11 Feb 2015

A new growth model

Simon Lewis welcomes the European Commission's plans for a Europe-wide Capital Markets Union.

The European Union is facing a growth crisis: output is flat, unemployment remains high and investment is falling. Even though, as widely expected, the European Central Bank (ECB) is to begin full-on quantitative easing, it will not be enough. What Europe needs is a new growth model to put its underemployed resources to work - labour, capital and entrepreneurship - to generate jobs and growth for citizens across the continent.

The financial sector will be central to this economic revitalisation, and we are at a crucial point in the process - the shaping of the proposal by the new President of the European Commission, Jean-Claude Juncker, for the creation of an EU Capital Markets Union (CMU).
When CMU was announced by the new Commission, the idea was short on detail. As it begins to be fleshed out, we urge the Commission to listen to the industry to make sure the project goes in the right direction to maximise its potential for European Growth.

It is encouraging that the ECB president, Mario Draghi, has urged a swift move to CMU. The Commission has also given some welcome hints as to its priorities: promoting securitisation and private placements, and encouraging the development of long-term investment funds.
We expect more detail shortly, as Jonathan Hill, EU Commissioner for Financial Services, issues a CMU Green paper.

We urge the commission to be ambitious, and tackle the big strategic issues, such as reform of Europe's insolvency laws or the impact of over-regulation on growth. CMU should aim at a manageable number of high-impact initiatives - each designed to deliver maximum economic benefits.

Complementary objectives

AFME proposes three complementary objectives for CMU.

First, encouraging more efficient and liquid markets for the issuance of financial instruments. A range of reforms should be pursued to promote the issuance of capital markets instruments - particularly by small to medium-sized enterprises and mid-cap firms. This will help broaden and deepen Europe's capital markets and increase the choice for issuers and investors. Industry initiatives on high-quality securitisation and Private Placement should be complemented by a review of regulation, especially capital requirements. There should also be a review of the tax regime for SME equity finance to promote equity issuance by European firms.

Second, harnessing long-term savings to promote investment. CMU should improve the incentives for both institutional and retail investors to make long-term investments in Europe's capital markets. The priority reforms are to calibrate appropriately the capital framework for institutional investors; to achieve greater harmonisation of EU insolvency rules; to maintain an economically viable model for capital markets research; and to widen product choice for investors.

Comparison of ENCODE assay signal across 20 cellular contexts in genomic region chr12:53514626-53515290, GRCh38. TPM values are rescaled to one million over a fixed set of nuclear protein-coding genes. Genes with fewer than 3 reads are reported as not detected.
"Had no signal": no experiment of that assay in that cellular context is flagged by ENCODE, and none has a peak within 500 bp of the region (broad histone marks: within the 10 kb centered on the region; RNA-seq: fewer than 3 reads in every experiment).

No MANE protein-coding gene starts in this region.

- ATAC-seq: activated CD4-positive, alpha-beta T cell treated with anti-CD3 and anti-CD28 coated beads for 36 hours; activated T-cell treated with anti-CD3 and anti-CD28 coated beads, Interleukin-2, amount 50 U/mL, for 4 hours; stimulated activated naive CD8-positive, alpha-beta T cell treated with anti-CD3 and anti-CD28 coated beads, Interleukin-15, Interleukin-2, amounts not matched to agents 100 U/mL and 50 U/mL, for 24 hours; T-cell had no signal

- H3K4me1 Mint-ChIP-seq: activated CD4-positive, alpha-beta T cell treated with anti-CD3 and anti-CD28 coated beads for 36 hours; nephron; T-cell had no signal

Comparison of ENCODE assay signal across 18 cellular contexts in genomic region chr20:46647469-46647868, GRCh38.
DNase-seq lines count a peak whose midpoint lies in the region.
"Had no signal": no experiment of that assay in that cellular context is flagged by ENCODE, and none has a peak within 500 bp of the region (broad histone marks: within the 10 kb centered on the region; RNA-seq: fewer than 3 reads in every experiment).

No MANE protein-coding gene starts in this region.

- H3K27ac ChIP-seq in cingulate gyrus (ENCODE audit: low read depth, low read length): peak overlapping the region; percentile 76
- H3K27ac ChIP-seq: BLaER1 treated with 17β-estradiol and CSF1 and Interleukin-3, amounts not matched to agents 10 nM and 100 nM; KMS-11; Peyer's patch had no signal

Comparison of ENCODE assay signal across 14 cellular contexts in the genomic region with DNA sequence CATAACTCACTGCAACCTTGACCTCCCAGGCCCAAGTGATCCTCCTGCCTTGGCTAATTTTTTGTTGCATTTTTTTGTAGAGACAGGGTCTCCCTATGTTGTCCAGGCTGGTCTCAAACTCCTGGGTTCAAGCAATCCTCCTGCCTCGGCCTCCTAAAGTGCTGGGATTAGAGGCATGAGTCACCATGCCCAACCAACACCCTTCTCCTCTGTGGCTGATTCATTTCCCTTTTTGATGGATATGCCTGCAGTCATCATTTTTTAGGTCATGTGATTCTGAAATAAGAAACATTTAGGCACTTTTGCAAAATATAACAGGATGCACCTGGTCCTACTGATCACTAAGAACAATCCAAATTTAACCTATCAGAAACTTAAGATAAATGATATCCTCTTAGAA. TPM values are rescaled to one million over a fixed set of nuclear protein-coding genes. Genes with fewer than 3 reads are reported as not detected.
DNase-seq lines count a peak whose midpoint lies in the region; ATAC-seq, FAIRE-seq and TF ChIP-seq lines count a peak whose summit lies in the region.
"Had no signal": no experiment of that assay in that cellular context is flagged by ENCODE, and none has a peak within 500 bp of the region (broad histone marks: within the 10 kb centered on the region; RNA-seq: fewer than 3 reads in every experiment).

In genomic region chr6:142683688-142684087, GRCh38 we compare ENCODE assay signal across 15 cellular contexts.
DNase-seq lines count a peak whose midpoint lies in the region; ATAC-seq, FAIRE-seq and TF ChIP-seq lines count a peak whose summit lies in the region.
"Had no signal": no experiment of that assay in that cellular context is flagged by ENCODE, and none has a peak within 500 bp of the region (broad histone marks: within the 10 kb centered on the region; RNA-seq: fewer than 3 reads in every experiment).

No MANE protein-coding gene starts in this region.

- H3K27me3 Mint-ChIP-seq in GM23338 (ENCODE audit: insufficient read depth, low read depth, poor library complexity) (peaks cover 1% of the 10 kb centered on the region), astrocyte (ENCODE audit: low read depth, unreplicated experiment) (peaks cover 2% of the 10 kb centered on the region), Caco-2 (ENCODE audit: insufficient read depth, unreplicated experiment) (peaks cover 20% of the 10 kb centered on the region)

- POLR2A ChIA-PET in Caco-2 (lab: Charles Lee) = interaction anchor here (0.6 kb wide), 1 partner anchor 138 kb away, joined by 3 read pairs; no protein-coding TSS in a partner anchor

Third, promoting open, integrated capital markets infrastructure. Market infrastructure is a key enabler of CMU, supporting pan-European issuance, investment, trading and risk management. Priority reforms include: closer integration of clearing and settlement systems; passing a new securities law to clarify collateral ownership; removing barriers to cross-border collateral use; and ensuring broad and affordable access to market data.

Changing attitudes to capital markets

Beyond the detail, the CMU initiative signals a welcome change of tone in the Commission's attitude to the wholesale financial markets. There is growing recognition that wholesale banks and markets can provide part of the solution to the growth problems faced by the Eurozone.
But Europe's financial sector is still rebuilding after the crisis. Furthermore, while regulatory reform has made the financial system much safer, it has also reduced the capacity to fund growth, both through banks and the capital markets. Advancing CMU in this environment will not be easy, but it is achievable.

However, Europe should not also have to digest further bank structural reform, which would fragment markets and reduce liquidity. We therefore call on the Commission to demonstrate an unequivocal commitment to CMU, and to jobs and growth, by reassessing its position on this file.

Over the next five years, AFME is committed to helping Europe's policymakers achieve a capital markets union. If we can forge a strong, positive partnership to deliver CMU, the rewards for Europe will be substantial: deeper, more diverse capital markets, a more stable financial system; and, above all, new businesses, new investment and new jobs. CMU is an exciting opportunity that we must seize.